There was a funny new trend, though, aside from Nascar-themed license plates: a lot of people had what seemed to be memorial stickers on their back windshields. You know, Gracie Ann Jones, Beloved Sister, year - year, Angels Watch You. Things like that. I wasn't aware that this was a trend, but I saw quite a few vehicles with these stickers in the approximately 28 hours of driving it took to get there and back. Some of them have fancy embellishments and some of them are just plain text, clear cling-style stickers with white borders, but they were all over. It was kind of sweet, I suppose: better than the Confederate flag bumper sticker on my block that says "My History, Your Ignorance" (which, to some degree granted, but I have hefty opposition to that philosophy, despite being one of the Girls Raised In The South, or G.R.I.T.S.). To some extent, the memorial stickers are sweet and tasteful, but I'm a big fan of private displays of grief, and, you know, emotion in general (unless Michael Phelps is in the swimming pool or the new X-Files movie is coming out).

My question is: is this going to be the next big trend? We've had (unlicensed) replicas of Calvin of Calvin and Hobbes fame peeing on everything under the sun, we've had the OBX stickers and their subsequent knockoffs, we've had stylized stags. Are memorial stickers going to be the new thing? Will you be able to trace the family tree by peering at someone's back windshield?

I foresee mournful stickers about pets, actors, and Nascar drivers as possible spinoffs. As for me, I want historical personages and scientific theories. Abiogenesis, beginning of time - 1861, Would Have Been Awesome. Things like that, you know. Queen Elizabeth 1, 1533 - 1608, A Fashionista For Our Times. I would totally sport a ruff.

Saturday, May 3, 2008

schools for suckers, or perhaps I'm just jealous

It is turning out to be another gorgeous, sunny, chilly day, and just like most Saturdays, I'm stuck in the library, gazing out through the wall of windows across from the reference desk, watching the students spread across the quad with their books and their sodas and their mp3 players. At least it's finals week now, so a considerable number of them are stuck here in the library with me.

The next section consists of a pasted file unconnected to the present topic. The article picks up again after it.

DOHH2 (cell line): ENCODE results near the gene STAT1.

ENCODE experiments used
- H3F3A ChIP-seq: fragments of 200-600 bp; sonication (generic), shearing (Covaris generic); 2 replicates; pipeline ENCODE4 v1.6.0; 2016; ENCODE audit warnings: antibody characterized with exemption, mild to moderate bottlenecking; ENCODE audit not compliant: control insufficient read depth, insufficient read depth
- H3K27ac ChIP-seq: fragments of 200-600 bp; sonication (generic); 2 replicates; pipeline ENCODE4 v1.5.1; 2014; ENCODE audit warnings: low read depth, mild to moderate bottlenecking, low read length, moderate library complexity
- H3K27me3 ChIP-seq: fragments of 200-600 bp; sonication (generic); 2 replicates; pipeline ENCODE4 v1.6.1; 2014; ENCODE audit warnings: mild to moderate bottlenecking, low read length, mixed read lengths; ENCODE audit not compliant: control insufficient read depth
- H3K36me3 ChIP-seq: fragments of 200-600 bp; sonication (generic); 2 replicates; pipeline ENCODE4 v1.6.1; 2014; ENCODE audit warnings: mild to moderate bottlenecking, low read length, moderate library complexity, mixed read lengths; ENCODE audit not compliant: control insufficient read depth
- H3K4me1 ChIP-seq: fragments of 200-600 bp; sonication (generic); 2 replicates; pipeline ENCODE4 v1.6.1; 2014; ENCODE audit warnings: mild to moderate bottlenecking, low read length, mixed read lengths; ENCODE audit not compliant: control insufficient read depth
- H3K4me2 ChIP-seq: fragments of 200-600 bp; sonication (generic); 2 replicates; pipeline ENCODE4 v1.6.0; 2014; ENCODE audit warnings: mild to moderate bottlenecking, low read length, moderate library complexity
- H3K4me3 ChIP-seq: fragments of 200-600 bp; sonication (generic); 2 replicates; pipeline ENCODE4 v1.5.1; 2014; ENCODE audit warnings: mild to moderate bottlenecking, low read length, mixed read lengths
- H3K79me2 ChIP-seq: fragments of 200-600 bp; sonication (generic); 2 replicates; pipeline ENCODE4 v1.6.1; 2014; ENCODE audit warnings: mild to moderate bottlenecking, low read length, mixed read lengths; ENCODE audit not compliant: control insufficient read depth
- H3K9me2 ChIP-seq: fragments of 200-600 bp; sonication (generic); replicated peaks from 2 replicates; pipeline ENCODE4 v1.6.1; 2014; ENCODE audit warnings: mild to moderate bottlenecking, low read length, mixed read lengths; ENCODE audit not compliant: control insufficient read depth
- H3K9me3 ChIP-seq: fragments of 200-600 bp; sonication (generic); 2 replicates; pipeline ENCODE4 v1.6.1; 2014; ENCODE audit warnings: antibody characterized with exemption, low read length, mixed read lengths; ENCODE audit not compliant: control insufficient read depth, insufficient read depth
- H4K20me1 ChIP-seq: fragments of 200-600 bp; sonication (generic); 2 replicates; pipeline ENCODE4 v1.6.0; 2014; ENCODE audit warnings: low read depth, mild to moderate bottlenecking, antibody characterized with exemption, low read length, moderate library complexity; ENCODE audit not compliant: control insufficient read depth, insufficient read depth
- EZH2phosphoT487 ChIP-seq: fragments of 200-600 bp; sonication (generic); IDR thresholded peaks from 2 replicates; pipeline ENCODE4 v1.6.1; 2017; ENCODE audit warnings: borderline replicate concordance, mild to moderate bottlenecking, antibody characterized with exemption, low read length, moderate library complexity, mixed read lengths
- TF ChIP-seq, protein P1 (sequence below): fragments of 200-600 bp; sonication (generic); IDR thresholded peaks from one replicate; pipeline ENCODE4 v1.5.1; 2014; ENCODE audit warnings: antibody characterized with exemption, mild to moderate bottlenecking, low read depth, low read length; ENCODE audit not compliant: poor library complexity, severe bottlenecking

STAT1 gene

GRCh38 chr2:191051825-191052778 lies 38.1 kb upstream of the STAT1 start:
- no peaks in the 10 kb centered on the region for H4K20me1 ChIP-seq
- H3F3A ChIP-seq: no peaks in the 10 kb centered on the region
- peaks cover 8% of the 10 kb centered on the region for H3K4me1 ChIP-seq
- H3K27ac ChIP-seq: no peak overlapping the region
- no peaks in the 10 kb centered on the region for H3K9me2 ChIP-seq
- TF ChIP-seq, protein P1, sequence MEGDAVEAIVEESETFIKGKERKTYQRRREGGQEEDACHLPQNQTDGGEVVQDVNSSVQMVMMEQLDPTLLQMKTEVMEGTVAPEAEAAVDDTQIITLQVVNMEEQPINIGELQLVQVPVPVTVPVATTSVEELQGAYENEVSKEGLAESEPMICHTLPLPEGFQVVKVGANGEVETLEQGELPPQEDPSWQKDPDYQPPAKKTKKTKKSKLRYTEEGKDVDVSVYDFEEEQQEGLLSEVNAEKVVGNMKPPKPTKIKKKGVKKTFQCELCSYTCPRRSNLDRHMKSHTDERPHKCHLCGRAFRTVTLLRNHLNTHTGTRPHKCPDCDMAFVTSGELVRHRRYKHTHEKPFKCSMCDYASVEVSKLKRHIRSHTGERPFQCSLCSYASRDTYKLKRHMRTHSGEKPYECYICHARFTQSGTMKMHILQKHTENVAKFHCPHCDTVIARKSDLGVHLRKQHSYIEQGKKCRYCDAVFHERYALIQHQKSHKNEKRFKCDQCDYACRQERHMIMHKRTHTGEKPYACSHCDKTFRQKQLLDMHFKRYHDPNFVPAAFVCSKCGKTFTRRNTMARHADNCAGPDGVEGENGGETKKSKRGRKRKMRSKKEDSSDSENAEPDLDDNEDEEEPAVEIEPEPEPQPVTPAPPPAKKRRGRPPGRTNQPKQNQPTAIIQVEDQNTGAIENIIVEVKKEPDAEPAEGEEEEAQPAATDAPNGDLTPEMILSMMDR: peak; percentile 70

In a lot of ways I miss school. I miss homework. It was nice to have to schedule my leisure activities around the other things I was doing. It was nice to have study sessions that lasted late into the night. I even liked finals week: I like writing papers and having deadlines. Now I feel rather shiftless a lot of the time. I watch more tv than I did at school. I feel like I get less done.

Maybe I just need a better job. It is true that now I have a better kitchen and more independence, and the ability to laugh at all those poor suckers tying themselves into knots trying to cram five more vocabulary words into their heads, or fill the other half of their sketchbooks, or frantically try to remember all the details of that experiment from three months ago to bring their lab notebook up to snuff.

I've been back from France now for a year. It's still kind of strange.

Saturday, April 5, 2008

I swear I do talk about things other than the gym sometimes

One of my favorite parts of being rather a regular at the gym now (at least in my classes) is building up some gym cred with the real regulars (i.e. the fantastically fit people who don't even need classes to keep them motivated) and with my instructors. Last week, for example, the instructor that I call The Kickboxer (to distinguish her from The Other Kickboxer, natch) split us up into a sort of dance-off just to change things up a bit. Unfortunately, most of the people who knew the routine well were on one side of the room together. After the fact, she said, "You know, I should have put you on the other side. You have a memory for this stuff." I glowed.